In 1967, Cannon scored 10 touchdowns receiving. He scored 64 touchdowns in his career, 47 of them receiving. He played in a total of six American Football League Championship games, winning twice with the Oilers and once with the Raiders. Cannon is one of twenty players who played the entire ten years of the American Football League.

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A member of the
American Football League
Hall of Fame

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MILLER FARR

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       Miller Farr attended Wichita State University, lettering in football and track. In his senior year, he led the nation in kickoff and punt returns. He was a first round draft choice by the Denver Broncos in 1964, then went to the San Diego Chargers for 1965 and 1966. He played defensive back for the Houston Oilers from 1967 through 1969. During the 1967 season, Farr was the American Football League co-leader in interceptions with 10 (t - Westmoreland, Janik). Despite a bout with hepatitis, he intercepted two passes for touchdowns in one game in 1968. He led the AFL in interception touchdowns that year and was selected all-AFL and All-Pro. A three time American Football League All-star, Farr established an AFL record for the most touchdowns on pass interceptions in a game (2) and tied the AFL record for a season (3).  He was selected to the All-Time All-AFL second team.

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A member of the
American Football League
Hall of Fame

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DON FLOYD

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       Don Floyd was a wiry defensive lineman who earned All-America honors at Texas Christian University and stayed in Texas for his professional career.   He was a draft choice of the American Football League's Houston Oilers in 1960, the league's first year, and was selected as a defensive end on the American Football League All-Star team in 1961, 1962 and 1963. In the early 1960s, Floyd was among the best.   Lining up primarily as a defensive end, he used a combination of strength and speed to establish a presence to be accounted for by the opposition on every play.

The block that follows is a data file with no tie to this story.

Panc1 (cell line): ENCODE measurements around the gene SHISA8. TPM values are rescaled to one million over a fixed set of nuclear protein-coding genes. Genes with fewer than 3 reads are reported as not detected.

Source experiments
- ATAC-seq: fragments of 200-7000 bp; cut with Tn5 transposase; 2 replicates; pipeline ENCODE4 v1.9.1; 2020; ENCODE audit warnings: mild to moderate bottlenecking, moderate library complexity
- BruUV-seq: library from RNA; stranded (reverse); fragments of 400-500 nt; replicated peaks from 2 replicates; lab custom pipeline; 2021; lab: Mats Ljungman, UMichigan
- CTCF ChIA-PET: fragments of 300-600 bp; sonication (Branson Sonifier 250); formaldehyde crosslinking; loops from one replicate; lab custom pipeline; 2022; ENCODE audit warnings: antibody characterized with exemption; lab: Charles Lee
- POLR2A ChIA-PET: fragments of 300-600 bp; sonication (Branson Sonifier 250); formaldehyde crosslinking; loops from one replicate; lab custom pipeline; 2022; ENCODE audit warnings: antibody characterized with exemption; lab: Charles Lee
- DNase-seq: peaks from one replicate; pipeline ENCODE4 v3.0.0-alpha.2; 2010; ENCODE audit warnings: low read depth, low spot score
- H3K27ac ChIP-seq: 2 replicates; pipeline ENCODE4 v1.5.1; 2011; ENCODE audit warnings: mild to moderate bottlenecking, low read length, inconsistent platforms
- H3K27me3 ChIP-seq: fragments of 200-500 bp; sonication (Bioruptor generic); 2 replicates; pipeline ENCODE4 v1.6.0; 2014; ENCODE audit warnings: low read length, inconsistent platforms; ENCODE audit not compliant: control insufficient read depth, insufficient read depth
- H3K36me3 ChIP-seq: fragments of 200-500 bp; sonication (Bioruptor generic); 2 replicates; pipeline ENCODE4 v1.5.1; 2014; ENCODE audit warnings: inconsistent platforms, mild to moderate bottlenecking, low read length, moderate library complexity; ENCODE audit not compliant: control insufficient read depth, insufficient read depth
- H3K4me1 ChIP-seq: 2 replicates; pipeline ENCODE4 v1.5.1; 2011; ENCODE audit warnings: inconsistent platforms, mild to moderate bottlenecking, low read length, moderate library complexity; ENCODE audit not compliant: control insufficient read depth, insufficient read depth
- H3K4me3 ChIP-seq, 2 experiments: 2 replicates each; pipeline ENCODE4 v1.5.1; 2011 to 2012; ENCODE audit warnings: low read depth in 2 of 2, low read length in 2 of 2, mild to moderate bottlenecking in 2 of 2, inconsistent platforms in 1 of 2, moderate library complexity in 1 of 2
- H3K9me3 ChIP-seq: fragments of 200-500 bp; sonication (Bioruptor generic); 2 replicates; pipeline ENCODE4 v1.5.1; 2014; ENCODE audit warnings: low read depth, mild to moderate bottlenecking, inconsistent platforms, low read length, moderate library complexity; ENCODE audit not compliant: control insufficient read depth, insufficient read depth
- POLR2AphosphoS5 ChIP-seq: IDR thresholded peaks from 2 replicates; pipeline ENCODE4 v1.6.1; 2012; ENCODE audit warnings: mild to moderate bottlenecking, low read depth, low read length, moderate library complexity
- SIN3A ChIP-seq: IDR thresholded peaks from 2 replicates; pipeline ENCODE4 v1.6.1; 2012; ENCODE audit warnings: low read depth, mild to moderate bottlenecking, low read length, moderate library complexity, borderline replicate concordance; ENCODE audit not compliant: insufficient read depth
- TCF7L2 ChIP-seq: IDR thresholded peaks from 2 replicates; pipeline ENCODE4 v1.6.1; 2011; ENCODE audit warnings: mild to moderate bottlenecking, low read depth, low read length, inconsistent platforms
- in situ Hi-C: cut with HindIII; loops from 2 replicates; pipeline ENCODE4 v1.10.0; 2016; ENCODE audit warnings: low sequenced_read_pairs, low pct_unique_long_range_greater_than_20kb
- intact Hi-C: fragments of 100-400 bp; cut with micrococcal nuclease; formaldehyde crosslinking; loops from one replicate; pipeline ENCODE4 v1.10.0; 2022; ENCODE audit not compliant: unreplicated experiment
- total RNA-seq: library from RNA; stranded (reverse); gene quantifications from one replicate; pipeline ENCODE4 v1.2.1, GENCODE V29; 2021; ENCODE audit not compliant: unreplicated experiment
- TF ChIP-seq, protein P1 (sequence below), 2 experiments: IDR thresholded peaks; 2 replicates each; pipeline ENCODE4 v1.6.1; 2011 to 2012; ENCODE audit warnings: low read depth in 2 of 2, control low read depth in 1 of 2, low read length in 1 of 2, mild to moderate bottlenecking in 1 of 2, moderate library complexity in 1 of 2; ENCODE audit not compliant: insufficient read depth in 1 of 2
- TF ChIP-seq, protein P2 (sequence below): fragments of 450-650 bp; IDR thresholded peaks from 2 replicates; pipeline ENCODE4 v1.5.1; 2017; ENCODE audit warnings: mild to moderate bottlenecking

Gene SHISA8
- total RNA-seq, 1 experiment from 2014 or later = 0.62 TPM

Floyd played in four American Football League Championships, helping the Oilers win the league's first two titles in 1960 and 1961.    Don Floyd is on the Oilers' All-Time Team.

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A member of the
American Football League
Hall of Fame


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FREDDY GLICK

       Freddy Glick of Colorado State University was an anchor on the Houston Oilers defense from 1961 through 1966.  In his first year with the team, he made four interceptions in the regular season and one in the Oilers' victorious AFL Championship game over the San Diego Chargers.   In a game in 1962, he made or assisted on a total of 27 tackles against the Buffalo Bills (five against Cookie Gilchrist) in a 17-14 win.  Glick led the league in 1963 with an all-time American Football League record 12 interceptions, and was an AFL All-Star in 1962, 1963, and 1964.

(click here for more)

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BILL GROMAN

       Bill Groman of Ohio's HEIDELBERG COLLEGE was an original Houston Oiler and an early AFL star.  He played in the first three AFL Championship games, emerging as a winner in two. 
       He led the league in yds/catch in both 1961 and 1962 (20.5 and 23.5), and was All-AFL both years, playing in the first AFL All-Star Game, held after the 1961 season. 
He had more yards receiving (1,473) in a rookie year than any other player.  He had TD receptions in eight consecutive games in 1961, one shy of the record.  He has the record for most TD receptions in his first two years, 29.
      He played for the Denver Broncos in 1963, then was traded to the Buffalo Bills for their AFL Championship years of 1964 and 1965.  In his six years in the league, Groman played in five AFL Championship Games.  He is the only player in Professional Football history to earn four American Football League Championship rings.

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A member of the
American Football League
Hall of Fame

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CHARLIE HENNIGAN

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AFL Standard Contract